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- HSA-APR.B.2Know and apply the Remainder Theorem: For a polynomial p(x) and a number a, the remainder on division by x - a is p(a), so p(a) = 0 if and only if (x - a) is a factor of p(x).
- HSA-APR.B.3Identify zeros of polynomials when suitable factorizations are available, and use the zeros to construct a rough graph of the function defined by the polynomial.

Proving Polynomial Identities

Algebra II

Â» Unit:

Polynomial Theorems and Graphs

Big Idea:There are links between polynomials and geometry. Both branches of math use proof and a polynomial identity can be used to generate Pythagorean triples.

Review of Polynomial Roots and Complex Numbers

Algebra II

Â» Unit:

Polynomial Theorems and Graphs

Big Idea:Arithmetic with polynomials and complex numbers are performed in similar ways, but powers of i have a meaning distinct from powers of variables.

Uses of Polynomial Division- The Factor and Remainder Theorems

Algebra II

Â» Unit:

Polynomial Functions

Big Idea:Show students why polynomial division is useful in the lesson.

The Remainder Theorem

Algebra II

Â» Unit:

Polynomial Theorems and Graphs

Big Idea:Any polynomial p(x) can be written as a product of (x â a) and some quotient q(x), plus the remainder p(a).

Quiz and Intro to Graphs of Polynomials

Algebra II

Â» Unit:

Polynomial Theorems and Graphs

Big Idea:The graph of a polynomial can look a variety of ways depending on the degree, lead coefficient, and linear factors.

Surface Area and Volume Functions

12th Grade Math

Â» Unit:

Cubic Functions

Big Idea:How do the surface area and volume of a prism change as the prism grows? Students build prisms and use these prisms to generate quadratic and cubic functions.

Roots and Graphs of Cubic Functions

12th Grade Math

Â» Unit:

Cubic Functions

Big Idea:Rather than giving students functions or graphs, ask them to generate their own functions and graphs to fit descriptions. This makes students the authors of the problems--and engages them in a different level of critical thinking, while giving them the cha

More Surface Area and Volume Functions and the Painted Cube Problem

12th Grade Math

Â» Unit:

Cubic Functions

Big Idea:Build prisms that fit certain requirements and generate functions to describe these prisms. What kinds of functions arise?

Seeing Structure in Expressions - Factoring Higher Order Polynomials

Algebra II

Â» Unit:

Polynomial Theorems and Graphs

Big Idea:Like quadratic expressions, some higher order polynomial expressions can be rewritten in factored form to reveal values that make the expression equal to zero.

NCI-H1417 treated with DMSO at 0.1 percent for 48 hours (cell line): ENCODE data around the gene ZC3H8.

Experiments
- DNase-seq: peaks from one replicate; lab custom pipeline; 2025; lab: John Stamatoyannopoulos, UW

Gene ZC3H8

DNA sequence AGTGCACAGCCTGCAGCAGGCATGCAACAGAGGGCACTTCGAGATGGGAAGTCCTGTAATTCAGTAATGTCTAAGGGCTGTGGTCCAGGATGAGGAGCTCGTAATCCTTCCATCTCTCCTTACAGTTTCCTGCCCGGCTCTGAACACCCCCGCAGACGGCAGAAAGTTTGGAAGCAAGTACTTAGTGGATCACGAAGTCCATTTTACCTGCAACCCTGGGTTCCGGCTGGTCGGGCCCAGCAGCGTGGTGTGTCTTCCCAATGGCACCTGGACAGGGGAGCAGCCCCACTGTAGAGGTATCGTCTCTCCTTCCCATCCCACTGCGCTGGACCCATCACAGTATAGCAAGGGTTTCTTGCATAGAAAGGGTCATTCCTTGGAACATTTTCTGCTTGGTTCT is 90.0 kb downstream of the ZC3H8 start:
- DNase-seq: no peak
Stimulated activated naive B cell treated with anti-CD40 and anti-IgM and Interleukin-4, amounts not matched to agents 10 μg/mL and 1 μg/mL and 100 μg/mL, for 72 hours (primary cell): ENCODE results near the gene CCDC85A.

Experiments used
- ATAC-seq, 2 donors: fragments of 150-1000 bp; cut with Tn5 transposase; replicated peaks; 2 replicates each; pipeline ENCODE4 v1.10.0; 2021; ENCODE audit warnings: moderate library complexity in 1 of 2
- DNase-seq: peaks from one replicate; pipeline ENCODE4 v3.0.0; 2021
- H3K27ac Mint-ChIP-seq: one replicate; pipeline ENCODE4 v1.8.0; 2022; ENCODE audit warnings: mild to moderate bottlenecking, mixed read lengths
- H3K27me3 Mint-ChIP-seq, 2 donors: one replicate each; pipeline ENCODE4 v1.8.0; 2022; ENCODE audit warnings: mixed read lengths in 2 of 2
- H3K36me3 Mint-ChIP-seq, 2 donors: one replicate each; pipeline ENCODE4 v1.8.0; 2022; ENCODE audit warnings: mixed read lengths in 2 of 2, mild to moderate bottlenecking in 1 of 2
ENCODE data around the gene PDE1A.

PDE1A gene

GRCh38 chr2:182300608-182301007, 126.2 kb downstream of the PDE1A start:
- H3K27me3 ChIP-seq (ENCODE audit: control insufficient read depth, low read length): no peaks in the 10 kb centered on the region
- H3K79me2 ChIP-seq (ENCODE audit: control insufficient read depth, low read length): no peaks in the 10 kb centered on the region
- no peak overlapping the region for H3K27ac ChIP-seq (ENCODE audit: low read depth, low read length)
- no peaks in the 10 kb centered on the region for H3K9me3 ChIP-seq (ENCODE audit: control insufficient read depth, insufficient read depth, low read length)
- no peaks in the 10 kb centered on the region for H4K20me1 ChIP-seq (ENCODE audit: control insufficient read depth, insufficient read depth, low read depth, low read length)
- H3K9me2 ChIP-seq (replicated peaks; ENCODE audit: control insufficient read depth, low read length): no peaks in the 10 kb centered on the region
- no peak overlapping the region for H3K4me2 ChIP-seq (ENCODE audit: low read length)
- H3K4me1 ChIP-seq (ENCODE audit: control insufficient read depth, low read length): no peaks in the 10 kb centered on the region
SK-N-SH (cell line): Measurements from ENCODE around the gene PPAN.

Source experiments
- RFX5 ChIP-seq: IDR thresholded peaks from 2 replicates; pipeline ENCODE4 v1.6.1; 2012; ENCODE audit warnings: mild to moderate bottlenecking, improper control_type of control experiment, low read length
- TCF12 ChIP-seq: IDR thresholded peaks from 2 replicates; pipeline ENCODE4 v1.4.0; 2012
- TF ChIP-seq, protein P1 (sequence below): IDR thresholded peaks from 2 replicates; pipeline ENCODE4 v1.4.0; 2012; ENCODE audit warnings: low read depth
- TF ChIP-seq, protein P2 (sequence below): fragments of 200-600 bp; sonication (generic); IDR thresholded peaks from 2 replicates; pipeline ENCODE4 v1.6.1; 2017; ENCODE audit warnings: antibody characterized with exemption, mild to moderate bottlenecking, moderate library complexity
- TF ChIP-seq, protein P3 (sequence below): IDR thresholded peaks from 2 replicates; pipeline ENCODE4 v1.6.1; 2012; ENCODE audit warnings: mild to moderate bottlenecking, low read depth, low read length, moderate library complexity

Polynomial Long Division and Solving Polynomial Equations

Algebra II

Â» Unit:

Polynomial Theorems and Graphs

Big Idea:Operations with polynomials are a lot like operations with integers.

Higher Degree Polynomials, Day 1 of 2

Algebra II

Â» Unit:

Higher-Degree Polynomials

Big Idea:Applying the Remainder Theorem and the Fundamental Theorem of Algebra, students explore the graphs of higher-degree polynomials.

The Fundamental Theorem of Algebra and Imaginary Solutions

Algebra II

Â» Unit:

Polynomial Theorems and Graphs

Big Idea:The degree of a polynomial equation tells us how many solutions to expect as long as we include both real and imaginary solutions.

Graphs of Cubic Functions

Algebra II

Â» Unit:

Cubic Functions

Big Idea:How many points does it take to determine a cubic function? Four - and it helps if three of them are roots!

Graphs of Cubic Functions

12th Grade Math

Â» Unit:

Cubic Functions

Big Idea:What connections can you make between the graphs of cubic functions and their equations? Students complete a matching activity to help them develop a more abstract understanding of these functions.

Higher Degree Polynomials, Day 2 of 2

Algebra II

Â» Unit:

Higher-Degree Polynomials

Big Idea:Students test their mettle against polynomial challenges, comparing graphs to tables and doing long division with unknown coefficients.

HSA-APR.B.2

Know and apply the Remainder Theorem: For a polynomial p(x) and a number a, the remainder on division by x - a is p(a), so p(a) = 0 if and only if (x - a) is a factor of p(x).

HSA-APR.B.3

Identify zeros of polynomials when suitable factorizations are available, and use the zeros to construct a rough graph of the function defined by the polynomial.